An app control is what you would expect in this price range. Yamaha thought the same offering both an IOS and Android version. In noth cases, search for Yamaha Headphone Control App. If you accidentally download “Yamaha Headphones Controller”, you will notice that it is not compatible with the TW-E7B. Pretty confusing.
Besides a battery level indicator, there is a 5-band graphic EQ. This is a really valuable feature for experienced listeners, but it might be a bit too complex for beginners. Here, however, it is worthwhile to gain experience as to which band affects the tonal reproduction and how. A “Gaming Mode” is meant to reduce Bluetooth latency while simultaneously reducing data rate and therefore sound quality. However, it is also recommended for videos when lip sync is important.
In addition, the app offers Yamaha’s designated loudness circuitry called “Listening Care”, as well as the NC mode selection. Besides Off, however, only a voice-through mode for announcements and an activated noise cancelling are available here. You would not find any fine adjustment, but according to the manufacturer this it unnecessary as the NC is adjusting to external noises anyways, gaining support by mass data analysis from Yamaha’s YPAO room correction. This could not be independently verified, but the Yamaha calibration generally enjoys an excellent reputation among home theater enthusiasts.
This is how the Yamaha sound with NC
In the listening test, the passive noise attenuation of the TW-E7B was initially pretty impressive even without any music played, which also worked quite evenly over the entire listening range. Activating the NC, on the other hand, showed a rather subtle effect – this policy of natural-sounding NC instead of maximum acoustic isolation these days seems to be popular among leading high end competitors as well. Overall, the in-ear gives quite a superb isolation from ambient noise.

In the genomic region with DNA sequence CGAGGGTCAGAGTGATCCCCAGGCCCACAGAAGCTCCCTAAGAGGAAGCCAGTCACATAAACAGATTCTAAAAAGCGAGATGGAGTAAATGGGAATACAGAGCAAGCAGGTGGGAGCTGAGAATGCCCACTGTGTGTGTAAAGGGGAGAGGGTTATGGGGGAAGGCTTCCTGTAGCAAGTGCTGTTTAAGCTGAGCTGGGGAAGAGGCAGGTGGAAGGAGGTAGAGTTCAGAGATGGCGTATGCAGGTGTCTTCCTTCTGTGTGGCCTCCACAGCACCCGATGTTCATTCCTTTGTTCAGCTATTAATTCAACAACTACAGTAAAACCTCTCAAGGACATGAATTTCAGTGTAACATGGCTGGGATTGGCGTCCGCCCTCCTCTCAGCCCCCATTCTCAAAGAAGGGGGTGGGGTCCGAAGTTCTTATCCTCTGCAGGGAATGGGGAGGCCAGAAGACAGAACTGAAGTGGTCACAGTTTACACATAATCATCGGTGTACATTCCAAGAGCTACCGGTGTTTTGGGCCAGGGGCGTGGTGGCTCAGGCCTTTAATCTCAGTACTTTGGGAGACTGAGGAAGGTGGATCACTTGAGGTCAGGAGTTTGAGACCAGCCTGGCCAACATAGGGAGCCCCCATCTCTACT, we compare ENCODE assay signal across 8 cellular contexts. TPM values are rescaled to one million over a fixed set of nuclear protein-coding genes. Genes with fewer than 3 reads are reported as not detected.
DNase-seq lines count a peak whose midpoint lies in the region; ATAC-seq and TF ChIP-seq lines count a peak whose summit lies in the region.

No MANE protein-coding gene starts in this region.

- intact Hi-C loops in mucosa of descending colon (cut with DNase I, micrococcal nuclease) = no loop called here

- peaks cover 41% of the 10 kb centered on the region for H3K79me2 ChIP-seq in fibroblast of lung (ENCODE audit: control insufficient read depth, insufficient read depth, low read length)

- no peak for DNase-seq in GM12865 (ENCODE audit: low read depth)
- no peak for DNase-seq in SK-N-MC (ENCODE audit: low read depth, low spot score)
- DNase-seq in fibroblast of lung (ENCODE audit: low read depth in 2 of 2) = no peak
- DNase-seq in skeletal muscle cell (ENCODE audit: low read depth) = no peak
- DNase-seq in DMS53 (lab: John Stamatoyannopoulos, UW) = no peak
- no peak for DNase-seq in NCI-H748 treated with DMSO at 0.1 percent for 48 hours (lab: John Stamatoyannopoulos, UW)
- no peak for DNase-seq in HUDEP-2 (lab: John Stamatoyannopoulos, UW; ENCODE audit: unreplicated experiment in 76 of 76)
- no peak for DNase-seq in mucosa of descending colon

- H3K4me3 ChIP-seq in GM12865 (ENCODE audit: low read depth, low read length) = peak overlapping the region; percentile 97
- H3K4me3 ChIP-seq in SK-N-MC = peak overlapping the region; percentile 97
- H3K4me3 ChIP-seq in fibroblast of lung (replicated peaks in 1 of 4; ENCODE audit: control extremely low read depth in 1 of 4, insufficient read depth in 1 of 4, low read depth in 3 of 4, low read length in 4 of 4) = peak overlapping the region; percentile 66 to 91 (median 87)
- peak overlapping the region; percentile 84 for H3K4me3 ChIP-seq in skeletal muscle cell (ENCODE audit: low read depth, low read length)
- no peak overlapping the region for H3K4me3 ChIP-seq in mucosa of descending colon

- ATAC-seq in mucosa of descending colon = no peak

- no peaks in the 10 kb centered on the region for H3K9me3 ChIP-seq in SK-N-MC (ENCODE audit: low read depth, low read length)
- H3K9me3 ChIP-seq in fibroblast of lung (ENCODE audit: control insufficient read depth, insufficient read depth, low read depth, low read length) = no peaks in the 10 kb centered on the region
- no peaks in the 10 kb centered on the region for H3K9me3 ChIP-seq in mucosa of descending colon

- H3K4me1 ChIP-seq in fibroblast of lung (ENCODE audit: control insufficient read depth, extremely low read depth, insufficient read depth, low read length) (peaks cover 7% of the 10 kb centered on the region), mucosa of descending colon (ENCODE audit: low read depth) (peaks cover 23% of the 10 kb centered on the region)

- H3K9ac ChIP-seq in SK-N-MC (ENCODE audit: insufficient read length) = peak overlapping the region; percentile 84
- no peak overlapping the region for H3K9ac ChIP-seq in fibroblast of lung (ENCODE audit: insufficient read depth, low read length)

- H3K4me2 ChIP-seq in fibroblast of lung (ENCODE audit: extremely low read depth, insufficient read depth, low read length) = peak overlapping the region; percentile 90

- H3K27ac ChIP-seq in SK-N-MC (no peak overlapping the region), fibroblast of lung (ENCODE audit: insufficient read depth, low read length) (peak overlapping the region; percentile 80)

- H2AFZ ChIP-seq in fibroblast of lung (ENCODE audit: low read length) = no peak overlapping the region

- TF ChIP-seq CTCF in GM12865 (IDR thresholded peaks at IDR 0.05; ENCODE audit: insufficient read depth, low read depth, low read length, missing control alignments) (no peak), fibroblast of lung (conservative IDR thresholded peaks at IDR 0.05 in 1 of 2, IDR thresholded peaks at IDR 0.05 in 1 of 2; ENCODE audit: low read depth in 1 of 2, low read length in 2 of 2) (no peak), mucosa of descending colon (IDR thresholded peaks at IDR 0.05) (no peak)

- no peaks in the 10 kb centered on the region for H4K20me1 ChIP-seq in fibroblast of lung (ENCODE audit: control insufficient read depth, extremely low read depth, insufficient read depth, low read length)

If you manage to insert the rather chunky earbuds by choosing the best-fitting adaptors, you can look forward to a rich, fast bass. But this requires an absolutely tight fit, the choice of one size bigger adaptors should even be considered, which led us to choosing largest of the five. Fortunately, tight fit did not necessarily go hand in hand with an annoying feeling of pressure. The TW-E7B’s low-frequency response was a perfect fit for pop and also did well with rock.
However, both midrange and treble seemed to be pretty sober and made vocals seem somewhat brittle and pale. What may still seem neutral and clear in classical piano concertos and helping grippy impulses, might lack some flair and radiance in some recordings. However, if you’re into that, you can easily bring the Yamaha´s tonality back on track with the in-app EQ and save two different setups for certain types of music.
Fine tuning via equalizer
For pop listeners, even using the “Energy” preset should provide more flair and radiance. In fact, in terms of dynamic capabilities, the TW-E7B with its large drivers is one of the best ever. Its resolution and attention to sonic detail is also convincing although not quite what you would expect from an audiophile set of earphones. However, without EQ fine-tuning, the Yamaha stayed below its theoretical capabilities.
Conclusion and alternatives to the Yamaha TW-E7B
Given the retail price of 270 bucks, the competition is a bit too strong: Bestsellers Sony WF-1000XM4 and Sennheiser Momentum True Wireless 3 offered incredible functionality (Sony) and truly audiophile sound quality (Sennheiser). If you manage to grab the Yamahas for much less than the aforementioned being ready to tweak the sound a bit, you might be really happy with them.
Specifications Yamaha TW-E7B
- Retail price: 270 dollars/pounds/euros
- Weight: 7.3 g each
- Features: AAC and aptX adaptive codecs, IPX5 waterproof, app control.
- More at yamaha.com